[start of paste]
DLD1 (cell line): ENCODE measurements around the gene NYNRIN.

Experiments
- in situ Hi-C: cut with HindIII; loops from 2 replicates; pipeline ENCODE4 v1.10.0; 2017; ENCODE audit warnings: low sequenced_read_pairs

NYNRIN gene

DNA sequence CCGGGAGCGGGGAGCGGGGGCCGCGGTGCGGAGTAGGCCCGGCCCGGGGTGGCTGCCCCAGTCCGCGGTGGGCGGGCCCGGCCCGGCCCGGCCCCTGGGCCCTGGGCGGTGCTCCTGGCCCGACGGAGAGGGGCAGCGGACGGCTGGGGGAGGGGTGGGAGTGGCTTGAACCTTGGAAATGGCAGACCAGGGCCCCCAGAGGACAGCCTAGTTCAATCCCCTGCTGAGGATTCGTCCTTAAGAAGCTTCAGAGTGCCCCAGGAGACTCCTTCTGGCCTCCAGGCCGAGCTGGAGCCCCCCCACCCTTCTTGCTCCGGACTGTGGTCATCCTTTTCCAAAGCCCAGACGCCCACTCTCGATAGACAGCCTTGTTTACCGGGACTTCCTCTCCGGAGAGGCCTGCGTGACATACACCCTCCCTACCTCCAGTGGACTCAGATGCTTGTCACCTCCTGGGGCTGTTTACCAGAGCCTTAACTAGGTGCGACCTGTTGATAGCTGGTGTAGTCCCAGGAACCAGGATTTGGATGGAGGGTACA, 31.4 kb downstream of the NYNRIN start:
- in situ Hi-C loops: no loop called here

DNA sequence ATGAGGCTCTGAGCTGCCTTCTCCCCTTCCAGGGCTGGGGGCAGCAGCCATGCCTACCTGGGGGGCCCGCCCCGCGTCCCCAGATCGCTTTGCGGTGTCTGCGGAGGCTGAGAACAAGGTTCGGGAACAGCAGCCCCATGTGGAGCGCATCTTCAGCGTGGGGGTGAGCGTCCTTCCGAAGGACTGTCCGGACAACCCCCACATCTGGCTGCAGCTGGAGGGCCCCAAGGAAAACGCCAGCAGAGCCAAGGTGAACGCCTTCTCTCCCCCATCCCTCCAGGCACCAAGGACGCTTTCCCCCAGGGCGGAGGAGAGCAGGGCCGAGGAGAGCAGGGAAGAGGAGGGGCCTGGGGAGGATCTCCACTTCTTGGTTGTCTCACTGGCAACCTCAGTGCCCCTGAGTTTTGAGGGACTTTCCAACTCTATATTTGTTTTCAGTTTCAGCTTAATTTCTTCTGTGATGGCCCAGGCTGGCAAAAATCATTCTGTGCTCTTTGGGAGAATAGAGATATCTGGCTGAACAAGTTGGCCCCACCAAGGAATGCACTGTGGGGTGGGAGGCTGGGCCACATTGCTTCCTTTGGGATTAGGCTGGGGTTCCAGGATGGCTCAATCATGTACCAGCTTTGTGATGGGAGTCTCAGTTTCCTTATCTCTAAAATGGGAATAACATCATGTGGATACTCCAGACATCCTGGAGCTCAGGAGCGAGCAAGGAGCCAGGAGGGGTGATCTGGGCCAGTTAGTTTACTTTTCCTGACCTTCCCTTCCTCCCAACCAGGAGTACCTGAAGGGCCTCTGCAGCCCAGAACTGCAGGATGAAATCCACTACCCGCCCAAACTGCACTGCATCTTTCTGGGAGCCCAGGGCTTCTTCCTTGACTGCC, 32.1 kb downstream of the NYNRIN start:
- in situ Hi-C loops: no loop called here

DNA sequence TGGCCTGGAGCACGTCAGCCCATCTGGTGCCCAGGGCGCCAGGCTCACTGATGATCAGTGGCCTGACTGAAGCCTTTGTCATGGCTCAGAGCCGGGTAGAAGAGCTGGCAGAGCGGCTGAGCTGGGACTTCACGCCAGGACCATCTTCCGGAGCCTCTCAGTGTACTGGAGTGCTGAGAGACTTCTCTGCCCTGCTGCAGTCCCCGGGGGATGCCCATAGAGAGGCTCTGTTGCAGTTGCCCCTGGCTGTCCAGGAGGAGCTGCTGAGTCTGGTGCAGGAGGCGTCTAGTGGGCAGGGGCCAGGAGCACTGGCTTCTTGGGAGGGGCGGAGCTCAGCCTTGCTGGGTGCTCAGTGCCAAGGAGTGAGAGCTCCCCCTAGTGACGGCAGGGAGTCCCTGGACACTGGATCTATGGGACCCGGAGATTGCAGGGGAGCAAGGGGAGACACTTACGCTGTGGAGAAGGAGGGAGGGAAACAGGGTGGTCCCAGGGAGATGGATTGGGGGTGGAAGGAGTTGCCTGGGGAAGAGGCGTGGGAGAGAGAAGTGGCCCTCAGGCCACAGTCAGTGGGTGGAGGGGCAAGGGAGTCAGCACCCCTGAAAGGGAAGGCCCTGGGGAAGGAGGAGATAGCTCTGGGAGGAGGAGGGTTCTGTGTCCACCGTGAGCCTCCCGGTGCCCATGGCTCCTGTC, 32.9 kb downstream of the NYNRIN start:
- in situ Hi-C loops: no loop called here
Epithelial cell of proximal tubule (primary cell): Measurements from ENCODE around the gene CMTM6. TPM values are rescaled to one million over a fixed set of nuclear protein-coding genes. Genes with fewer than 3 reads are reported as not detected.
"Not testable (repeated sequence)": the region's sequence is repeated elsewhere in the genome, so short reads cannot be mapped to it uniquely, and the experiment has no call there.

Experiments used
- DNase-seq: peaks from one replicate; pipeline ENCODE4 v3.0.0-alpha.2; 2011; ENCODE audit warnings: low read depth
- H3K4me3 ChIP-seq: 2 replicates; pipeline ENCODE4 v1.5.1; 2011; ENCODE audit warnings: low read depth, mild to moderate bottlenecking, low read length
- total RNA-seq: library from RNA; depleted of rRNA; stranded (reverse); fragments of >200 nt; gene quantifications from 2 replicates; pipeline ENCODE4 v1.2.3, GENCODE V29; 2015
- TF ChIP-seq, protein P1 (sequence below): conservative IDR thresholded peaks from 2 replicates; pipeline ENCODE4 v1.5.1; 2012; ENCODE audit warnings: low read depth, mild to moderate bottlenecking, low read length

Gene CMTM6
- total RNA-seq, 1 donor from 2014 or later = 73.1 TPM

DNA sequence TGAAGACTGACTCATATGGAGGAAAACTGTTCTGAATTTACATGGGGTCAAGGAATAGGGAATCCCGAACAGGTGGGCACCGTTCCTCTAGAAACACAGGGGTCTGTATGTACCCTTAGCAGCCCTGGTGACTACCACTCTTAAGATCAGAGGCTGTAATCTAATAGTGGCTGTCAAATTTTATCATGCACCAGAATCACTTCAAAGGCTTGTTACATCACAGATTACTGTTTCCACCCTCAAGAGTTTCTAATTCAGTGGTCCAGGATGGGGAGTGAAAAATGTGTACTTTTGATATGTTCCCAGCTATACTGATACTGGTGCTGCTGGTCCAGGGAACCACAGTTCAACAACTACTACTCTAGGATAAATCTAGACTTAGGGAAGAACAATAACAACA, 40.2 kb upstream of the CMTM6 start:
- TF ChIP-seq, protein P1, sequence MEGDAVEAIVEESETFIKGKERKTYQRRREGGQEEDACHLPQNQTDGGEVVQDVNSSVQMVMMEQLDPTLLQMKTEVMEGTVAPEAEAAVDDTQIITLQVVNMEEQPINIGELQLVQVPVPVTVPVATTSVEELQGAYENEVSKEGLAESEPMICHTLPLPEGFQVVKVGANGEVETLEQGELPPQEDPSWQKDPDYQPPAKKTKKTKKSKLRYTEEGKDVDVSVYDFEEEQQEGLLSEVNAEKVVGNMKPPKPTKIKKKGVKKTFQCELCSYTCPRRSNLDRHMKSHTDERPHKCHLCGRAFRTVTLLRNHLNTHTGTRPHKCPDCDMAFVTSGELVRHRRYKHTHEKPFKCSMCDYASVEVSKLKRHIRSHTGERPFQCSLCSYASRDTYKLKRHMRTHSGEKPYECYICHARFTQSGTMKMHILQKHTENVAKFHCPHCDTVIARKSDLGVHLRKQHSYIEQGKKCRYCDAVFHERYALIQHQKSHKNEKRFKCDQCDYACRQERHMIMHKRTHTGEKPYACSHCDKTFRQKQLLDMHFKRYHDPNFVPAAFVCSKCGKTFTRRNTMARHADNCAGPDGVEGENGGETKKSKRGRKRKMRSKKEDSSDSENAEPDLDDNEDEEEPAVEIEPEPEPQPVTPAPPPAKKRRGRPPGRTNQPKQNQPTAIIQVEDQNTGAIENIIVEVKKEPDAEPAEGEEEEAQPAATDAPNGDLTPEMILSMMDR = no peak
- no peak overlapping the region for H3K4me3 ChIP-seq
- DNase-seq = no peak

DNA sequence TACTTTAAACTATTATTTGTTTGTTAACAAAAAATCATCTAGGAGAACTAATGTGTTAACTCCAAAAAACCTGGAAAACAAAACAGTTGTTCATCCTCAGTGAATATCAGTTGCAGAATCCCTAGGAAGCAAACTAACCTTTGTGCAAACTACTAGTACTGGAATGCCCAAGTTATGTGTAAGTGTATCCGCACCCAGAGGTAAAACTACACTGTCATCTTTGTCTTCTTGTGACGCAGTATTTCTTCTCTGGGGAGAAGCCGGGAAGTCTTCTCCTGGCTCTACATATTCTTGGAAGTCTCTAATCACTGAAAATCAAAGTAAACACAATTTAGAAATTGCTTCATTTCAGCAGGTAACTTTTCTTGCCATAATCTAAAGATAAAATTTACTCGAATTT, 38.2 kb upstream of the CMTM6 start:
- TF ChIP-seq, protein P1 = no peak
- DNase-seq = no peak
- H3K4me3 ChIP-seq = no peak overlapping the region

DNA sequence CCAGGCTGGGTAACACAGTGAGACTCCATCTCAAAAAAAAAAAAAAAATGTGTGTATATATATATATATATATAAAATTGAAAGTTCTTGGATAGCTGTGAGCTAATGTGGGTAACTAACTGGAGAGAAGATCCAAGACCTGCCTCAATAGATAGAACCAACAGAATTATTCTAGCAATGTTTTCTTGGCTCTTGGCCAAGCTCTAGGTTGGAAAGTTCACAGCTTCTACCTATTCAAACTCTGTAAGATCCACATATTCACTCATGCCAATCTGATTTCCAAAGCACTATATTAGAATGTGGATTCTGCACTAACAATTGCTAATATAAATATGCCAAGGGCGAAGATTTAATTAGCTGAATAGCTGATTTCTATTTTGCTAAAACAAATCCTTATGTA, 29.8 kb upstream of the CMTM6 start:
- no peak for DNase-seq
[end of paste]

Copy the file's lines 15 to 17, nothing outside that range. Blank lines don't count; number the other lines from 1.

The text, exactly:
- H3K4me3 ChIP-seq: 2 replicates; pipeline ENCODE4 v1.5.1; 2011; ENCODE audit warnings: low read depth, mild to moderate bottlenecking, low read length
- total RNA-seq: library from RNA; depleted of rRNA; stranded (reverse); fragments of >200 nt; gene quantifications from 2 replicates; pipeline ENCODE4 v1.2.3, GENCODE V29; 2015
- TF ChIP-seq, protein P1 (sequence below): conservative IDR thresholded peaks from 2 replicates; pipeline ENCODE4 v1.5.1; 2012; ENCODE audit warnings: low read depth, mild to moderate bottlenecking, low read length